As time passed and long after my mother and I both survived that very unhappy summer, I have been able to use my mom's idea that a sewing class would make up for a missed choir trip in a humorous way of pointing out "What were you thinking?" Soooo, the idea of mentioning to her now that I wanted to (re)learn how to sew was going to be a huge thing. She would now be able to lord this over me in much the same way as I have during the intervening years. Was I willing to give her this gift and live with the consequences?
I considered learning to sew "in the dark" and simply not telling her. Kat could teach me the next time I went to Portland for a visit. But sewing is a hard hobby to hide, when you consider the amount of equipment and raw material (haha) involved. The clincher was that my mother is the proud owner of a Bernina sewing machine and serger. I don't know much about sewing, but I know Bernina's a good machines (and expensive). If I really was serious and really was going to learn, I was probably going to want to use her machine...and maybe even borrow it for an extended period of time.
I commiserated with Kat over this dilemma last Saturday, and then suddenly found myself confessing my urge to my mom on Sunday when we went out to brunch after church. Despite having some pretty serious difficulties with her teeth that made her not want to open her mouth very much, my confession brought forth a very loud hoot on my mom's part. And I was clearly right, because when I checked in with her earlier today she asked if I'd blogged anymore and mentioned that she thought this would be a good story to tell. It's never going to end, and I knew this was the way it would be.
Now I guess I need to go sign up for another class at the mega sewing store where I went to sewing camp 18 years ago.
For those saying that horse racing is the equivalent of dogfighting or a form animal abuse, all I can say is that I strenuously disagree. These horses are bred to do what they do, and yes, breeding may very well have something to do with Eight Belles's tragic end, since for years now thoroughbreds have be bred for speed over endurance. But these horses want to run, and most of them love the competition of the race. Certainly the ones entered in that race did - otherwise they wouldn't have even qualified for the race. You could see their love of racing during the Derby - she was as eager to chase Big Brown as all the other horses were to chase her. And these horses live very, very well. Trust me, many of the places they live are better than the house I live in; these horses are anything but neglected.
While it is shocking to watch a horse be euthanized on the track, and while tears sprang to my eyes, I am grateful to those who were there for responding as quickly as they did, as they probably kept Eight Belles from feeling a great deal of the pain of her injuries. I am sorry for the owner, trainer, and jockey, all of whom are being put under what seems to me to be an unfair microscope. I am sorry for horse racing, but I hope the industry can find a way to learn from this tragedy, as they did from Barbaro's injuries. Most of all, I am sorry for Eight Belles, who was a beautiful horse who went down in one stride. I would have enjoyed watching her continue her career.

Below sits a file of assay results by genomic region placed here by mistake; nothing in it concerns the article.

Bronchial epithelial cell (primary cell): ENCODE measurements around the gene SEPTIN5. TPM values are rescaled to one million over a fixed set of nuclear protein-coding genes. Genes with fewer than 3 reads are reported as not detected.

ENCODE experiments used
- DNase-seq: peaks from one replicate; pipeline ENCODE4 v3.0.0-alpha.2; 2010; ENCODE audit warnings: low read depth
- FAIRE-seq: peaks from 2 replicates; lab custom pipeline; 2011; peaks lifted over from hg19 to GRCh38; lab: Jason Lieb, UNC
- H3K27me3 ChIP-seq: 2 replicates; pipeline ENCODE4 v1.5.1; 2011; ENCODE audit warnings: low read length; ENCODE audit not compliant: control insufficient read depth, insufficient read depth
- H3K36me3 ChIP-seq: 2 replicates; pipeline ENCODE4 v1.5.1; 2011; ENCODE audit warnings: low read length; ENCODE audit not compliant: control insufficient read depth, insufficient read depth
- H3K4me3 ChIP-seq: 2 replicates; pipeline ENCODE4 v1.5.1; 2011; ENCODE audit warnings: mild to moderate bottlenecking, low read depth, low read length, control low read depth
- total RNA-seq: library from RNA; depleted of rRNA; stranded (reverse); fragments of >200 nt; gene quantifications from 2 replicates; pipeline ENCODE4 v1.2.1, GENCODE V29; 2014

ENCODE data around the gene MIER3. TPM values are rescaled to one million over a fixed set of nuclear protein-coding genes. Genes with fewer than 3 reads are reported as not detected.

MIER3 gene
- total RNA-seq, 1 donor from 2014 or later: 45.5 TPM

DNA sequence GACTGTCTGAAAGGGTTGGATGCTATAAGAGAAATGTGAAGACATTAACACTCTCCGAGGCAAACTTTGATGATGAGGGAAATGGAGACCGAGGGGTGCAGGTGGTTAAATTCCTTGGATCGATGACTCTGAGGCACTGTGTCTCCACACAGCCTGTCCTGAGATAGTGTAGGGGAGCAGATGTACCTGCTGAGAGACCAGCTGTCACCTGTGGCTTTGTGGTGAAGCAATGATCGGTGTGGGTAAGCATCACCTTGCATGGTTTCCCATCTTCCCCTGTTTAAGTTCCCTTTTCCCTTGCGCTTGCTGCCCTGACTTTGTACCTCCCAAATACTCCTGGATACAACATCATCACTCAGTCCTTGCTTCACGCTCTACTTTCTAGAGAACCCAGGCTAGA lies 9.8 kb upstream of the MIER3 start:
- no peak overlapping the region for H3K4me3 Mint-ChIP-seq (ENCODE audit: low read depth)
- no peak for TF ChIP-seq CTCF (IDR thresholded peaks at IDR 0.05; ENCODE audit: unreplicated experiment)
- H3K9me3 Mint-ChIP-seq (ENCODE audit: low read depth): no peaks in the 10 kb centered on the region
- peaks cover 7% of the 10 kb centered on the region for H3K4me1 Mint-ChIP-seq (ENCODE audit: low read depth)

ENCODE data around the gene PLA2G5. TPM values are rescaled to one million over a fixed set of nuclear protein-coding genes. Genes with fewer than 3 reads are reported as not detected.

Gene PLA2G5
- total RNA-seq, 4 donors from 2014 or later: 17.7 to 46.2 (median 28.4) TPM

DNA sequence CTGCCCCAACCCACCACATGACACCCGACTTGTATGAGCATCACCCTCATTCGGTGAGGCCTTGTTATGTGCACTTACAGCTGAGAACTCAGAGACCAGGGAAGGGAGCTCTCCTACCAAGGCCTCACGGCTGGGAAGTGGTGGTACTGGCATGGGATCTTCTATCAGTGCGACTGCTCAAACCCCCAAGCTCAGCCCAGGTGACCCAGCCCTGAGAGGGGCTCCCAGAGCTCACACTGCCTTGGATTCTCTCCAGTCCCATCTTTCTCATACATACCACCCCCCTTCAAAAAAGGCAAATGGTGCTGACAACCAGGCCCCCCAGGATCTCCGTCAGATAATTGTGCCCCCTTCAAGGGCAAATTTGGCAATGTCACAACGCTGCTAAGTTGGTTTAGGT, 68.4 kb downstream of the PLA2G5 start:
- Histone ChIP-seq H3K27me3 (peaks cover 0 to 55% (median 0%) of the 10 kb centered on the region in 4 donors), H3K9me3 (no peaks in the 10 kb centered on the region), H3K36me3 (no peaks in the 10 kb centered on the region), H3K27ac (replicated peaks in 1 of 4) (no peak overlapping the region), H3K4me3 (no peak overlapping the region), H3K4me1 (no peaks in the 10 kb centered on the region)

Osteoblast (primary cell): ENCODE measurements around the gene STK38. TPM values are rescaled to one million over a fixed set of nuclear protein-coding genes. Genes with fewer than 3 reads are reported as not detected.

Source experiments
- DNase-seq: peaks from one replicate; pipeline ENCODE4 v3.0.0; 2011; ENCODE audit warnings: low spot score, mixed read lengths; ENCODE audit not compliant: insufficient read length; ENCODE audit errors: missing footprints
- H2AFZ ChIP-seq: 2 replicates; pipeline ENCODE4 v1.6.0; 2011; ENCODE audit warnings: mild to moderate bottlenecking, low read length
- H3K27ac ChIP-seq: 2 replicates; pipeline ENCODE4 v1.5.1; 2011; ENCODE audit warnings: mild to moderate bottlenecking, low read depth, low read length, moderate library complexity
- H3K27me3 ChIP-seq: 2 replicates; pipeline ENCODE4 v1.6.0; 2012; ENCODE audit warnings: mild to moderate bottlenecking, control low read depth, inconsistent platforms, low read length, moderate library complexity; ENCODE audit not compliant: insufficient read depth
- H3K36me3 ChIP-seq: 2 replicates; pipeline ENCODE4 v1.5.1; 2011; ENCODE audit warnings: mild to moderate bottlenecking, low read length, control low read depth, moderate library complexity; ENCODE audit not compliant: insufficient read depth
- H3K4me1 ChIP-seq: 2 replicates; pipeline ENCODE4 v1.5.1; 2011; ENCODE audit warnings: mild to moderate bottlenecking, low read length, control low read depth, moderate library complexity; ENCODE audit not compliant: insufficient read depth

The money I won on her last race will be donated to a group here in KY that takes care of retired racehorses... it is not much (just a $2 across the board bet) but it's the least I can do to honor her life and the joy she was to watch racing against the boys.
01 May 2008
I couldn't resist adding a picture of this little foal and his mama for my Derby post. Just like Dan Fogelburg (R.I.P.) sang, "From sire to sire, it's born in the blood - the fire of a mare and the strength of a stud. It's breeding and it's training and it's something unknown, that drives you and carries you home," I bet this beautiful young one is already dreaming of his chance to run for the roses on the first Saturday in May - maybe as soon as next year.
I've made my Derby picks for this year - Eight Belles and Monba. Why these two? Nothing "scientific" - not that picking horses is scientific, especially in a field of 20 horse all of whom are running further than ever before - but because Eight Belles is a filly and I always bet the fillies, and because Monba is a gray and I always bet the grays (in loving memory of my great grandfather). The last time a filly won in 1988, Winning Colors, I won big by betting on her and really annoyed my father in the process. It was great.
Both are currently at morning line odds of 20-1, so neither are supposed to win. But that won't stop me from putting my meager $2 bets on each of them!
Whatever else you're doing on Saturday, I hope you turn on NBC and watch "The Greatest Two Minutes in Sports." Raise a class (filled with a mint julep, or at least a good Kentucky bourbon drink of your choice) to the beautiful horses, and hum a few bars...
And it's run for the roses
As fast as you can
Your fate is delivered
Your moment's at hand
It's the chance of a lifetime
In a lifetime of chance
And it's high time you joined
In the dance
It's high time you joined
In the dance.